Diver Finds A Class Ring Lost During The '30s

  • Playlist
  • Download
  • Embed
    <iframe src="" width="100%" height="290" frameborder="0" scrolling="no" title="NPR embedded audio player">
  • Transcript

Melissa Block and Robert Siegel talk about a diver who found a class ring lost in the 1930s — and reunited it with the owner's grandson nearly 40 years later.


This is ALL THINGS CONSIDERED from NPR News. I'm Melissa Block.


And I'm Robert Siegel. Benjamin Franklin once wrote: Lost time is never found again. But while days and decades may slip away for good, sometimes the things we lose have a funny habit of finding their way back.

BLOCK: Take this example from the Orlando Sentinel. A 38-year-old switch technician at AT&T named Reed Banjanin was scuba diving last summer outside Orlando. He was combing the sandy bottom of a natural spring with a metal detector when he came across a gold class ring.

REED BANJANIN: I was just amazed. I kept staring at it. I was like, this can't be real. I mean, it's in absolutely perfect condition.

BLOCK: The ring - from Mississippi Women's College - bore the date 1923 and an inscription. The name: Louise Hearst.

SIEGEL: After 20 years of diving, Banjanin said this is, by far, his best find, and he decided to try to find Ms. Hearst. So he set out to do some serious sleuthing.


SIEGEL: He hit the Internet. He searched Louise Hearst, and he put the word out on Facebook.

BLOCK: Banjanin quickly learned that Ms. Hearst was born in 1903 in Hattiesburg, Mississippi, but it took months before he came across a marriage record and the clue he needed: her married name.

SIEGEL: Louise Hearst had married Robert S. Entzminger two years after her college graduation. He learned that Louise Entzminger died in 1975, but Banjanin didn't let it go at that.

BLOCK: He tracked down another member of the Entzminger family in Oakton, Virginia: Louise's grandson, John.

JOHN ENTZMINGER: The first call I got was: Do you know anybody by the name of John Entzminger? And sure enough, she is my grandmother.

BANJANIN: So I called him and told him about it. He was just astounded.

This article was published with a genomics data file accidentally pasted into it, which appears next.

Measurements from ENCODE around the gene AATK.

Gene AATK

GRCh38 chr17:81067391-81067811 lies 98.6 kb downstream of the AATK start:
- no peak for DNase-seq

ENTZMINGER: Well, it was quite a pretty - I said what? You found what?


BANJANIN: And so, a few days after that, I sent the ring to him, and he received it, I think, on Christmas Eve.

ENTZMINGER: Yeah. U.S. postal, special delivery.

SIEGEL: Lost but found again.

BANJANIN: I think she knows that I found it.

ENTZMINGER: Oh, yes, she would just be laughing and rejoicing about the finding it again.

BANJANIN: I'm just happy it's back in the hands of a relative, back where it belongs.

ENTZMINGER: She'll just say this is a miracle.


BLOCK: That's John Entzminger and Reed Banjanin. Banjanin returned Entzminger's grandmother's class ring. They figure it's nearly 40 years since she had lost it in that natural spring outside Orlando.

Copyright © 2012 NPR. All rights reserved. Visit our website terms of use and permissions pages at for further information.

NPR transcripts are created on a rush deadline by a contractor for NPR, and accuracy and availability may vary. This text may not be in its final form and may be updated or revised in the future. Please be aware that the authoritative record of NPR’s programming is the audio.



Please keep your community civil. All comments must follow the Community rules and terms of use, and will be moderated prior to posting. NPR reserves the right to use the comments we receive, in whole or in part, and to use the commenter's name and location, in any medium. See also the Terms of Use, Privacy Policy and Community FAQ.

NPR thanks our sponsors

Become an NPR sponsor

Support comes from